Running the football and stopping the run are far less elegant than the weaponized passing games that exist in today's NFL. The Steelers, though, are on a three game winning streak because of their ability to dip into old school fundamentals.
These attributes were highlighted well in Pittsburgh's 24-20 win over the Giants in Week 9.
Second quarter, 6:46 left, Steelers ball on second and 10 from Giants 48 yard line
The Steelers line up, sans Antonio Brown, in a bunch formation on the right side, with tight end Heath Miller off the line to the right of right tackle Mike Adams. Jerricho Cotchery is in the slot to Miller's right, Emmanuel Sanders is wide to his right, with Isaac Redman behind Ben Roethlisberger in the back field.
At the snap, the Steelers are running an inside zone, meaning it's a run inside the guard with zone blocking. Adams and right guard Ramon Foster get a great push from their right side to the left. Miller seals off the outside rush, giving Redman plenty of space to accelerate through the crease.
Left guard Willie Colon does an outstanding job of reaching the linebacker on the second level, sealing off the back side, just as both Cotchery and Sanders reach the defensive backs.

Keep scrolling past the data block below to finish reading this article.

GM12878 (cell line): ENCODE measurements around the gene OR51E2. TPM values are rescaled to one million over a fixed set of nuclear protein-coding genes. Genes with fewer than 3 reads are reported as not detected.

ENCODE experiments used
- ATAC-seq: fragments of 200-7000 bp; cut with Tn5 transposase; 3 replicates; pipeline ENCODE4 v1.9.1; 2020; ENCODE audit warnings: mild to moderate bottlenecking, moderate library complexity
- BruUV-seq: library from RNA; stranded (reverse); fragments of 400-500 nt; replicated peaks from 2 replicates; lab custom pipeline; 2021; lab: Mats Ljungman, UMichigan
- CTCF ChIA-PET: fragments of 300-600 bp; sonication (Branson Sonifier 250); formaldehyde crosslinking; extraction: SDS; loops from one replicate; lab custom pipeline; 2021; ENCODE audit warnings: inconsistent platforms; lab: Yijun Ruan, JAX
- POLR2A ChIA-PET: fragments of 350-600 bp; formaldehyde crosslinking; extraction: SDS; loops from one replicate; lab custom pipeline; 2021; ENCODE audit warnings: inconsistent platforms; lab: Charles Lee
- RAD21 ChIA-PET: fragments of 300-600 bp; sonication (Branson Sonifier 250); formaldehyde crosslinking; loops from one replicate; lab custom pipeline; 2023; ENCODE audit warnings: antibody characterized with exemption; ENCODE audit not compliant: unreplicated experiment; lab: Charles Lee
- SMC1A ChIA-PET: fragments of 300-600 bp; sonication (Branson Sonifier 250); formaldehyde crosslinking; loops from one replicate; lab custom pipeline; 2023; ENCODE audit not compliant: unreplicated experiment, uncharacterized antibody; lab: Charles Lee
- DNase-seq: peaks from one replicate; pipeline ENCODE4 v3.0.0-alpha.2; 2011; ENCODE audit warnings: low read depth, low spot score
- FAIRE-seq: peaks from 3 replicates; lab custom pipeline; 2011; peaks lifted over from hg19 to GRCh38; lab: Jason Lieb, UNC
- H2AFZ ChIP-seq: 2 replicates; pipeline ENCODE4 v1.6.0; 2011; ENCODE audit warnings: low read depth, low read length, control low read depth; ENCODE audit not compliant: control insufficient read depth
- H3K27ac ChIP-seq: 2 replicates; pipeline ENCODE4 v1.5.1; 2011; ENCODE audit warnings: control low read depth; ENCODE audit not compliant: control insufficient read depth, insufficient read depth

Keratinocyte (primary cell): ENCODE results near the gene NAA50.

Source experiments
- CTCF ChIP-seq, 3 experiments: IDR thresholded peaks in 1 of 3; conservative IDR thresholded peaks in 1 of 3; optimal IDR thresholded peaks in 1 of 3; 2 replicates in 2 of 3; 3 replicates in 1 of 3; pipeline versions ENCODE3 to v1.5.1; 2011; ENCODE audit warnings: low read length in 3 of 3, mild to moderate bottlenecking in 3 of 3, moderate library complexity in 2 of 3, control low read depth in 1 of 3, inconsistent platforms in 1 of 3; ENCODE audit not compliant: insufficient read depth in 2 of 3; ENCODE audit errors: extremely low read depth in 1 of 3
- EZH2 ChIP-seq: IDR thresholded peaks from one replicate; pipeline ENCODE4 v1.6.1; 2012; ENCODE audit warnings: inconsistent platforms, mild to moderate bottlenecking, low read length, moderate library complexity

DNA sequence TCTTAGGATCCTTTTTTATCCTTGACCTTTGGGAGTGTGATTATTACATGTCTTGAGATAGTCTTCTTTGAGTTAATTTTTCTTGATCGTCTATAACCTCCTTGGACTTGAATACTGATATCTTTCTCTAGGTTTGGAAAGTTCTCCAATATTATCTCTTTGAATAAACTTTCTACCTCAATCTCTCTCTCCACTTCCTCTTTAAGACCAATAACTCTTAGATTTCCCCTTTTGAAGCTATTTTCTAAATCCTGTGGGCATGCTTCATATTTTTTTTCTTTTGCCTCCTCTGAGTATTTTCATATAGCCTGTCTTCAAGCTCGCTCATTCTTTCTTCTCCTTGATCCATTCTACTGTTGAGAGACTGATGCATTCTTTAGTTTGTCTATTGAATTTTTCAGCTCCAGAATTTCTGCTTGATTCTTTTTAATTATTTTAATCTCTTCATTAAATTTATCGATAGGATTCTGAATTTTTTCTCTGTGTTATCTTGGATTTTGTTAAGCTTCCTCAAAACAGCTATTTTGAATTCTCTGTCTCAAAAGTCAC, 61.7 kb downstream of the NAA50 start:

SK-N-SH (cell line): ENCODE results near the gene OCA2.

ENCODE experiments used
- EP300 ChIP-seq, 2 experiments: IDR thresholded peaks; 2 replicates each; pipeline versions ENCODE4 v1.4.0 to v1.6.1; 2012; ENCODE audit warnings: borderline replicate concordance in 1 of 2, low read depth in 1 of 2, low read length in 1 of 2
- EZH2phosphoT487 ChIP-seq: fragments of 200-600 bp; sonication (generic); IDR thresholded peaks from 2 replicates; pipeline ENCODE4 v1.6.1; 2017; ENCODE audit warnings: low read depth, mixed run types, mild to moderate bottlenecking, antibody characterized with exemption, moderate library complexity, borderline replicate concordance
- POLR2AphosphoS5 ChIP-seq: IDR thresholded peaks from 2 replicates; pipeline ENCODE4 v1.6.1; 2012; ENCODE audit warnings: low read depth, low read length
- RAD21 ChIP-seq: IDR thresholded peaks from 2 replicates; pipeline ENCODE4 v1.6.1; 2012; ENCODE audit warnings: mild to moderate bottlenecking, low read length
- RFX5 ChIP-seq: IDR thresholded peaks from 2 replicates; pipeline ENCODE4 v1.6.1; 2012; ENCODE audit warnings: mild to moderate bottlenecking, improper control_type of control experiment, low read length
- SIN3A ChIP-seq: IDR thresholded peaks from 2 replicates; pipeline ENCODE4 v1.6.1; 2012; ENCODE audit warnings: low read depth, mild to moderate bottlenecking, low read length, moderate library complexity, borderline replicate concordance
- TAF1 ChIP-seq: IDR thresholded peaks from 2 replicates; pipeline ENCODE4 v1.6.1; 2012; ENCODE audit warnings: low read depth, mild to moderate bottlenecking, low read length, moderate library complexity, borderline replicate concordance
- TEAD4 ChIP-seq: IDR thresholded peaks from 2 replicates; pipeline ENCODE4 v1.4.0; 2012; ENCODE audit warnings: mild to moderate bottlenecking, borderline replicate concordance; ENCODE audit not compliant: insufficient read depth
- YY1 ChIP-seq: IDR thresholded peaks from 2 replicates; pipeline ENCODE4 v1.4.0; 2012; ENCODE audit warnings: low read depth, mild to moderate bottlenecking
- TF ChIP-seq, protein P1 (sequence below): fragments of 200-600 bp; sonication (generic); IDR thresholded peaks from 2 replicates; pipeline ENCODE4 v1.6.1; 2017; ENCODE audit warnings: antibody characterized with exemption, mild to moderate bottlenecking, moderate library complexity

This is as well blocked a running play as you'll ever see. Redman goes untouched for about seven yards, and is drug down by Prince Amukamara after an 11-yard gain.
Third quarter, 2:26 left, Giants ball on third and five from Pittsburgh's 5-yard line
Steelers cornerback Ike Taylor was named AFC Defensive Player of the Week after his performance against the Giants. Although much of it was probably due to an interception he had in the first half, plays like this are why Taylor is still starting in the NFL.
At the snap, the Giants are looking to get wide on a lead run with fullback Henry Hynoski blocking for running back Andre Brown. Left tackle Sean Locklear, standing in as a tight end in the unbalanced formation, and left guard (tackle on this play) Will Beatty double-team outside linebacker James Harrison.
The Giants are thinking if they can seal off Harrison with a double team, then cut off linebacker Lawrence Timmons in pursuit by releasing Beatty (which they did and did a good job of it), they'd take their chances with Hynoski blocking Taylor in the open field.
Taylor sees this, and keeping his outside leg open, squares his shoulders to the line (and not the ball carrier). In doing that, he has the leverage to be able to attack Hynoski's outside shoulder and simply beat Hynoski to the spot; thus cutting off Brown's route to the outside.
The double-team inside on Harrison and the release to Timmons does not account for safety Ryan Clark, as the intention of the play was for Brown to beat Clark to the outside. Clark sees the play developing, and thanks to Taylor's perfect technique in cutting off the outside angle, Clark is able to knife in and make the tackle.
Outstanding awareness from both Taylor and Clark, and great technique by Taylor.
Coming very soon to Behind The Steel Curtain...video breakdown of plays much like these.
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